Monday, June 14, 2021

Court finds that employer vaccine mandate does not violate the Nuremberg Code

In what is possibly the most predictable result of all-time, a court has dismissed a Texas lawsuit in which the plaintiffs alleged that a hospital's employee vaccine requirement violated the Nuremberg Code. Yes, you read that right, the Nuremberg Code. See, Bridges v. Houston Methodist Hosp.

Look, there are some dicey vaccine issues in the workplace. Most of which revolve around disability and genetic information discrimination, reasonable accommodation, and the requirement that medical information be kept confidential (see, e.g., EEOC guidance on vaccines). There are also, of course, healthy debates about what policy will work best for any given employer - but that's generally their choice. 

Arguing that the general rule of "at will" employment is somehow abrogated by the Nuremberg Code because the vaccine has only been authorized for emergency use and not yet fully authorized?  Take it away Judge Hughes:

She also says that the injection requirement is invalid because it violates the Nuremberg Code, and she likens the threat of termination in this case to forced medical experimentation during the Holocaust. The Nuremberg Code does not apply because Methodist is a private employer, not a government. Equating the injection requirement to medical experimentation in concentration camps is reprehensible. Nazi doctors conducted medical experiments on victims that caused pain, mutilation, permanent disability, and in many cases, death.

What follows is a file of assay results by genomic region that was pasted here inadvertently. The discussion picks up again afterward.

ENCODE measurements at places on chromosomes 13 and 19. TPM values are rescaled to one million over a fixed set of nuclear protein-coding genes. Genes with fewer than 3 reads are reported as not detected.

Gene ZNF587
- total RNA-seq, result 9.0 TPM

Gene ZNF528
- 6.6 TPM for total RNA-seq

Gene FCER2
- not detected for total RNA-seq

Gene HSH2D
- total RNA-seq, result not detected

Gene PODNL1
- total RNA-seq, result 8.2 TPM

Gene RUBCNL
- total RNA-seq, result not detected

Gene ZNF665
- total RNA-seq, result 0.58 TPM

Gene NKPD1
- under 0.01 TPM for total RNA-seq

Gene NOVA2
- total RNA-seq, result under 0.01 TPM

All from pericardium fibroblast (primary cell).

Although her claims fail as a matter of law, it is also necessary to clarify that Bridges has not been coerced. Bridges says that she is being forced to be injected with a vaccine or be fired. This is not coercion. Methodist is trying to do their business of saving lives without giving them the COVID-19 virus. It is a choice made to keep staff, patients, and their families safer. Bridges can freely choose to accept or refuse a COVID-19 vaccine; however, if she refuses, she will simply need to work somewhere else.

Look, I get it - sometimes in public interest law you have to stretch a little. This lawsuit appears to be a stretch waaay too far though.

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